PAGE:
to School Homework Tips
By Monica A. Consalvo
lazy days of summer are ending and the school buses are set to roll
in. It is time to set the alarms, gather our supplies and get ready
to embark on an exciting new school year.
The first few weeks of school can be overwhelming and your child
will need time to adjust to their new schedule and new routine.
· Be supportive of your child and listen to what she/he has
· Provide a quiet place for homework.
· Choose a time for homework
CHOICE: It is essential that we provide choice for children. Allow
them to decide when they would like to work on their homework. However
the choice is not all theirs. Make the choices one you can live
with. For example, "You can do your homework directly after
school, after a brief 30 minute snack break or after some outside
or computer time (45 minutes to 1 hour).
In my opinion, it is best to get homework done BEFORE dinnertime.
This reduces last minute chaos and makes evening time an opportunity
to gather as a family and do something fun. Once your child has
decided on their time, put it directly onto the calendar and stick
to it. That means no errands during this time, no excuses. This
will be a "blessing in disguise," trust me!
· If your child states that there is no homework, have your
child read during the homework time. Typically a middle school student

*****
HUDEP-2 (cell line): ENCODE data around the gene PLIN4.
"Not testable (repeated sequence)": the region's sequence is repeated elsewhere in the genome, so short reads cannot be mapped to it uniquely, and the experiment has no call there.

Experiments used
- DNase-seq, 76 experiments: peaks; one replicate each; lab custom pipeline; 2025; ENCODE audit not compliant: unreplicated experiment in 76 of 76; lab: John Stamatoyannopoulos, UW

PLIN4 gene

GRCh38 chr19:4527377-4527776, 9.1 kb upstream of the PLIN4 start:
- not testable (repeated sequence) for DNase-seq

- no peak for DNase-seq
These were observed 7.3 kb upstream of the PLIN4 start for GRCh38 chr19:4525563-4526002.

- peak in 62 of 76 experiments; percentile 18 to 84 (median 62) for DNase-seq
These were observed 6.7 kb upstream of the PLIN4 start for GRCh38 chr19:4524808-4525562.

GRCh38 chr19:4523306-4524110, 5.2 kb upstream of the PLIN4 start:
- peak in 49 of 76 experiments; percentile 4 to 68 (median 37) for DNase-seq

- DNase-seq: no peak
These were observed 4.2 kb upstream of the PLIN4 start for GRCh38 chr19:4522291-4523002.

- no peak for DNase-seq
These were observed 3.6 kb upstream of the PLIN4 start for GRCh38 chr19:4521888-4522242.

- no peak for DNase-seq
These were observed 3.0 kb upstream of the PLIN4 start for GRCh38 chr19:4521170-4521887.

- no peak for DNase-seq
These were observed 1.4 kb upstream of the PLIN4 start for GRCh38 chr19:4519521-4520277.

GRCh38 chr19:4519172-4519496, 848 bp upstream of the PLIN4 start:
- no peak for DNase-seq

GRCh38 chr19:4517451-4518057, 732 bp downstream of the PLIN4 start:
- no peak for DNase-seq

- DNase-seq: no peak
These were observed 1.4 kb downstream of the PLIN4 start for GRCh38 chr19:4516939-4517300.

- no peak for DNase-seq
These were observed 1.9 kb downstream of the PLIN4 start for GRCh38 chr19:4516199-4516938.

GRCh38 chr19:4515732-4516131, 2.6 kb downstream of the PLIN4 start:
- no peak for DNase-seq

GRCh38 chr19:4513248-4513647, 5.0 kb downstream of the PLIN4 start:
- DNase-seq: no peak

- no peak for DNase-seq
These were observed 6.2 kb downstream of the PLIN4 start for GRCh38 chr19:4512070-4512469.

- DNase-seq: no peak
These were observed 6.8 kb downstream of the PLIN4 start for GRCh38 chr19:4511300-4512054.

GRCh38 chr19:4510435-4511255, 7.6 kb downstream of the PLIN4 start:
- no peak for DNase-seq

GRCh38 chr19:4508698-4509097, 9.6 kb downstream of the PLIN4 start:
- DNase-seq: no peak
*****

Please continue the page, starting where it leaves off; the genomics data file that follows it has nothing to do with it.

has about 1-2 hours of homework a night (this may differ and increase
as your child gets older) Students should spend 5-10 minutes each
night reviewing concepts learned in class. This will prepare students
for the next day's lesson.
· Be sure your child is equipped with the appropriate supplies.
Have a designated spot in the house where extra supplies are kept.
Some trusty old favorites to have on hand can include:
markers and colored pencils/ruler/compass/calculator/scissors
Computer paper, lined paper, 2 pocket color folders
(Colors help, assign each subject it's own color)
Oak tag/index cards/ post its (great for marking up texts or novels
which student's cannot write in)
him/her use an assignment notebook so she/he knows what homework
is required each day. I like to call this their "life",
that they can keep track of their assignments and upcoming tests.
This is a skill that they will carry over to their adult lives as
your child is struggling with homework please make the teacher aware.
Children should typically not spend more than 20-30 minutes on a
given assignment. If the child is working longer make a note of
it and have your child seek out the teacher the next day during
extra help, before class or during review time. Providing your child
with the answers and having them turn in a "perfect" paper
will not help your child in the long run.
out teacher websites too! Most teachers have them and they can provide
what long range projects children will be working on, some even
post daily homework, and some allow for downloads of recent handouts
Remember to pack up all supplies, books and assignments the night
before. Make sure all notices are signed and put into the backpack
as well. Place the backpack by the door, ready for your child to
take in the morning. No more phone calls for forgotten items in
the morning. J
As a last note, remember that consistency, structure and organization
are essential for success. Being prepared makes your child feel
less overwhelmed and will make their school experience positive.
Monica A. Consalvo is a middle school special educator for the Port
Jefferson School District in New York. She can be reached at email@example.com